South Africa: Funds, Serious Funds

Last Updated: 19 March 2012
Article by Deon Francis and Letrisha Mahabeer

Subsequent to the amendments of the Road Accident Fund Act (56 of 1996) the judiciary is slowly making headway into the interpretation and application of the Regulations, specifically those pertaining to general damages, as governed by s17(1A). There are already crucial implications for the Fund and for practitioners.

In terms of s17(1A), read together with Regulation 3 of the Act, the Fund is only liable to compensate a third party for non-pecuniary loss if the injuries sustained are "serious", that is, a 30% or more impairment of the Whole Person as provided for in the AMA Guides. However, the injury may still be assessed as serious if it has resulted in a serious long term impairment or loss of body function, constitutes a permanent serious disfigurement, resulted in severe long term mental or severe long term behavioural disturbance or disorder, or has resulted in loss of a foetus (the "narrative test").

An RAF 4 serious injury assessment form must be completed by an AMA registered medical practitioner and must be furnished to the Fund before the period for lodging the claim prescribes. The medical practitioner should indicate to what degree the injury has resulted in impairment of the Whole Person and the narrative test should be completed.

The narrative test closely resembles the Australian Transport Accident Act 111 of 1986. Dr Ntlopi Mogoru stated in his article "What is the narrative test?" that it " takes into consideration the likelihood of further injury, lengthy rehabilitative treatment, future deterioration and complications, past experience and risk of relapse.... It is ... not the description of the actual injury that is important but rather what the consequences of the initial injury are for the individual claimant".

The court in the case of C A Daniels & 2 Others v The Road Accident Fund & 2 Others, Case No: 8853/2010 (the "Daniels" case), held that the AMA Guides and the narrative test "fall to be used collectively". For example, even though a fractured femur does not result in a 30% or more impairment of the whole person, if the injury has for instance caused a leg shortening, then the third party will still be able to claim for non-pecuniary loss by relying on the narrative test. It follows that if the third party sustained orthopaedic injuries, then the orthopaedic surgeon carrying out the medico-legal assessment should also complete the RAF 4 form as he/she will be able to determine what limitations the injuries sustained impose on the third party.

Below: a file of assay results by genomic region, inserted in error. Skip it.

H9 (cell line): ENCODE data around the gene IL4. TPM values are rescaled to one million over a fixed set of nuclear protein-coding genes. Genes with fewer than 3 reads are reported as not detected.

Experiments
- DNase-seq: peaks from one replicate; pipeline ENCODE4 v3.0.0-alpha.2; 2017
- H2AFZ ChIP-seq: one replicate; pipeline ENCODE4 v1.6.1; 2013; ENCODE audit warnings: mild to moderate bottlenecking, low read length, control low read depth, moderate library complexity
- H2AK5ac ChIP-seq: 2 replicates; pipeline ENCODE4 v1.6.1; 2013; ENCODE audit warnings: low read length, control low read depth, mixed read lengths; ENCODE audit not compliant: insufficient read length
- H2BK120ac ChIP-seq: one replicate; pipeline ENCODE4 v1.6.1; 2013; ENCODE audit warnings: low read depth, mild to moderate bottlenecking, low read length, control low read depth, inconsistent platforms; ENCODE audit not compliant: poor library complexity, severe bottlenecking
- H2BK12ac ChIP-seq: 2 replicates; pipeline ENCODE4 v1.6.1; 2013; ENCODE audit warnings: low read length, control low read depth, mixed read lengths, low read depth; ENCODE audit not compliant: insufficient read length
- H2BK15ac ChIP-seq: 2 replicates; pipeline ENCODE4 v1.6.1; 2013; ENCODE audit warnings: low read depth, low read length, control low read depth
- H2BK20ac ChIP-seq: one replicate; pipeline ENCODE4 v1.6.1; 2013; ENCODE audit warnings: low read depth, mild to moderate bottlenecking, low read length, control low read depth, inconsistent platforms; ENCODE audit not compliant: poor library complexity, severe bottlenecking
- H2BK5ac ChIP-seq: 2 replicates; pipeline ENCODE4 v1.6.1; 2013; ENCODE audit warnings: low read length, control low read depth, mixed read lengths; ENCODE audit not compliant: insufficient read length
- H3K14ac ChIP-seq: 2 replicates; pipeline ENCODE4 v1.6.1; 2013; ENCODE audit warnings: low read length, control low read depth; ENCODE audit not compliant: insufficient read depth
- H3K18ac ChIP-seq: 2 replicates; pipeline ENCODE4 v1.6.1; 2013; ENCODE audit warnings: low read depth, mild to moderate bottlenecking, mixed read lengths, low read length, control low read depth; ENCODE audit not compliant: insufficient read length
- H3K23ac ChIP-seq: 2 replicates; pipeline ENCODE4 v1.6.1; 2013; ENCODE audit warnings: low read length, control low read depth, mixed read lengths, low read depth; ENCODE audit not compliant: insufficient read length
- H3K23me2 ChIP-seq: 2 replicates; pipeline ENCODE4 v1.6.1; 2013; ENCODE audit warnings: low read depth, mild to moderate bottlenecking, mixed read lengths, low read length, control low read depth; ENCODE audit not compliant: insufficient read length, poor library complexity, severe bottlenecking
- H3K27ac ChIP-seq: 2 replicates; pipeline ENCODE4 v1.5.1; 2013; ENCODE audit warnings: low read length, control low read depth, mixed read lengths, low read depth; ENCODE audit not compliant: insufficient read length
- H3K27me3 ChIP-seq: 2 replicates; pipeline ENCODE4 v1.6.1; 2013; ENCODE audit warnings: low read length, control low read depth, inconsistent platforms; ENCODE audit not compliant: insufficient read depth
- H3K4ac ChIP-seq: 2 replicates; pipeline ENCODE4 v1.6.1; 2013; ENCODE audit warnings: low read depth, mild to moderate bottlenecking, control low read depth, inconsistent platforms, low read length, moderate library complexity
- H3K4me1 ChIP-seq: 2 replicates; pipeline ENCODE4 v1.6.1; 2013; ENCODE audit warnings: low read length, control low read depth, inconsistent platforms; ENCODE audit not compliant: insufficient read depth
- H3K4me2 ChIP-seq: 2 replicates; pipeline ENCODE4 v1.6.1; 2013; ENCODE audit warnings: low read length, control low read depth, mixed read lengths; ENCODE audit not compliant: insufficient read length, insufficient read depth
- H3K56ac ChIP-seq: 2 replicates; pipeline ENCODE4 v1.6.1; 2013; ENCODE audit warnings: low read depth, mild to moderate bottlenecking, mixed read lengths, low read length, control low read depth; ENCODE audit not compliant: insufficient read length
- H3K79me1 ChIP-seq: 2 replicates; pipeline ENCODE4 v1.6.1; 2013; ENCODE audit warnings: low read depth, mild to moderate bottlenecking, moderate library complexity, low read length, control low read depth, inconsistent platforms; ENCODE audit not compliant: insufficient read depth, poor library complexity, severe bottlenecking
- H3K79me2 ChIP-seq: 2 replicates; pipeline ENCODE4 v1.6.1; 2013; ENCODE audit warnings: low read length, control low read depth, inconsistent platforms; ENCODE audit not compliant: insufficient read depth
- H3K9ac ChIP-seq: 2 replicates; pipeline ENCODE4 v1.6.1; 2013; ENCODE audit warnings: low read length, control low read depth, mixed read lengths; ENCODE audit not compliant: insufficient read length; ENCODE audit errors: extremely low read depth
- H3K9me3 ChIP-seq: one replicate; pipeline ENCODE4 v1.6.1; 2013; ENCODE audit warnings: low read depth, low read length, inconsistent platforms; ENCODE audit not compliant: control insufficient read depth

According to Regulation 3(2)(b), the Fund may pay for a serious injury assessment if it is of the opinion that there is a reasonable prospect that the claimant's injury will be assessed as serious and if the claimant cannot afford to pay for the assessment. Therefore, in order for the claimant to rely on this Regulation there must be prima facie evidence that the injury is serious. It would be unreasonable to expect the Fund to pay for all such assessments just because the claimant lacks the funds to pay for them. The majority of claimants claiming for compensation from the Fund are poor.

In the Daniels case, the uncontested evidence placed before the court indicated that the cost of obtaining a serious injury assessment stands at approximately R7000. The third applicant alleged that she was unable to afford the cost of a serious injury assessment and thus submitted a request to the Fund for financial assistance. After some time, the Fund declined the request and contended that it was only liable to pay for the costs of a serious injury assessment in the event that the claimant had sustained serious injuries that resulted in not less that 30% or more impairment of the Whole Person. Having regard to the third applicant's claim form, the Fund concluded that the injuries were not serious enough to warrant it accepting liability for the costs of a serious injury assessment.

The court concluded that the hospital records in respect of the applicant's claim were uninformative but that there was sufficient information to determine that the third applicant was treated at hospital and had sustained a fracture to the lower leg and that there were some complications. It said further that there was insufficient information at hand to determine whether or not the narrative test "might provide a viable alternative gateway to general damages". The Judge went on to state that the application to the Fund would probably have been assisted by some form of motivation in support of the allegedly serious effect of the injuries sustained by the third applicant and that the attorneys' letter in terms of which the applicant's claim was submitted was lacking in this respect.